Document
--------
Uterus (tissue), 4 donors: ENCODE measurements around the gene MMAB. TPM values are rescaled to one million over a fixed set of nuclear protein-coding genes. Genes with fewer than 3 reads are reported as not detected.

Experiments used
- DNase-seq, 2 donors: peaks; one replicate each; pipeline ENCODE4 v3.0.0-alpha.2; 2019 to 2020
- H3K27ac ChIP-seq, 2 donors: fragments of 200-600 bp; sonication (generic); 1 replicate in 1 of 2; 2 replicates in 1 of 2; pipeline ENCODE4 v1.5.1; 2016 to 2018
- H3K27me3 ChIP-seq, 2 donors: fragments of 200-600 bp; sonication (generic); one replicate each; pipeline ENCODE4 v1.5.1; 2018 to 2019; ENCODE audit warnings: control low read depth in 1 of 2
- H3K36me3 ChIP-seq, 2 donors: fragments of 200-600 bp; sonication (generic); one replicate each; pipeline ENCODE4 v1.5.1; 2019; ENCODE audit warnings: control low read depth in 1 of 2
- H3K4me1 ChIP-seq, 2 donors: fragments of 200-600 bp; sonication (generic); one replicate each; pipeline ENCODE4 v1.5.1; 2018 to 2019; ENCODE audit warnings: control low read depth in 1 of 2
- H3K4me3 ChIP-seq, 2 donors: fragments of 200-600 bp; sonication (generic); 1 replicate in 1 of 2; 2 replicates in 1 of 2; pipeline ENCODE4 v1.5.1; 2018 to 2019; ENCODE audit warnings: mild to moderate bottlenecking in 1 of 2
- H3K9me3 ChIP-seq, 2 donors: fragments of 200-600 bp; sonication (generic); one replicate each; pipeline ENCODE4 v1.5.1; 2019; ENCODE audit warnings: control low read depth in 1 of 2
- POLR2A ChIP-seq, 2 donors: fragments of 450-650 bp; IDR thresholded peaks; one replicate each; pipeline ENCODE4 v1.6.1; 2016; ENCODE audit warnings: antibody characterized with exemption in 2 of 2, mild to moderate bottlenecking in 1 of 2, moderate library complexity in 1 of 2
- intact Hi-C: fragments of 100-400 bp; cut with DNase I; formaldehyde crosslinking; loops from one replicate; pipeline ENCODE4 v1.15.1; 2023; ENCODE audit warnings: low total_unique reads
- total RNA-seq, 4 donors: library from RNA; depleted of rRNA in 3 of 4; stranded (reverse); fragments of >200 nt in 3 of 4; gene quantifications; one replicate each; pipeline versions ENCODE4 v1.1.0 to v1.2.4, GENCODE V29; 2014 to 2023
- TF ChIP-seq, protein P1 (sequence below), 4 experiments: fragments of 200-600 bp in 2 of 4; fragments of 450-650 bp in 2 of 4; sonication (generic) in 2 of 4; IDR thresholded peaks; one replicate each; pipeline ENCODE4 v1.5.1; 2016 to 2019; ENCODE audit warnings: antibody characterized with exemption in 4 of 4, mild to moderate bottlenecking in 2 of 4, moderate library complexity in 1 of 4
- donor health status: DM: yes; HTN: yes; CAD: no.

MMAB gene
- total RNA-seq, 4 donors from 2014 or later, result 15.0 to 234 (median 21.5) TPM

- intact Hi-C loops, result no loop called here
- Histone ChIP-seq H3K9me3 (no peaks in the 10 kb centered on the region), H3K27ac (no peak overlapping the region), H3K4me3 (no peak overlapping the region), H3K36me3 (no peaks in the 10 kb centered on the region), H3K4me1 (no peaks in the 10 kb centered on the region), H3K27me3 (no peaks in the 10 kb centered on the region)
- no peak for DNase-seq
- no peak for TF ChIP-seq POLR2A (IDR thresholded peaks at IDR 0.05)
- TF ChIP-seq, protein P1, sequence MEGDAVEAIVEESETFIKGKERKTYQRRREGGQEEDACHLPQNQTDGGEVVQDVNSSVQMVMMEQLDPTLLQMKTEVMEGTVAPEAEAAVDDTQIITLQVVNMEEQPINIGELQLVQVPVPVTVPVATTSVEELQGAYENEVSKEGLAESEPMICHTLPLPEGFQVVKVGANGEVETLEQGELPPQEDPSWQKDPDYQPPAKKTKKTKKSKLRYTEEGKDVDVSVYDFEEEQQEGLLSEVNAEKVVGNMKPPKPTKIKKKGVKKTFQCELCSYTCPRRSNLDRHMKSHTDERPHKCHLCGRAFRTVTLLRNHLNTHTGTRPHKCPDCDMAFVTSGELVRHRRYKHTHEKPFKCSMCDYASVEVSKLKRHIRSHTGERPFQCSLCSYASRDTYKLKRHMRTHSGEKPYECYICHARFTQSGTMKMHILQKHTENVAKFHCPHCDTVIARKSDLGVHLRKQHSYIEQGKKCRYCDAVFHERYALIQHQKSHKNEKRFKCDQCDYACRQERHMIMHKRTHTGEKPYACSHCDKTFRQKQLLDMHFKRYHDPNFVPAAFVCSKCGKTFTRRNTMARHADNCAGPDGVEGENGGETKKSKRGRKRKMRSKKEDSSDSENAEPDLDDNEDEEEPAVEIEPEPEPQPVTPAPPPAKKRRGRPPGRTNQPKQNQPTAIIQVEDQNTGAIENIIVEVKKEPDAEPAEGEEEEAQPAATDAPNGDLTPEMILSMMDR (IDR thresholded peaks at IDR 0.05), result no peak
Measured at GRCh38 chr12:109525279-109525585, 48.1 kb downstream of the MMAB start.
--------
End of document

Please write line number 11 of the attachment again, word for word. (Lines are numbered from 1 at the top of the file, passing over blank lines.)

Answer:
- intact Hi-C: fragments of 100-400 bp; cut with DNase I; formaldehyde crosslinking; loops from one replicate; pipeline ENCODE4 v1.15.1; 2023; ENCODE audit warnings: low total_unique reads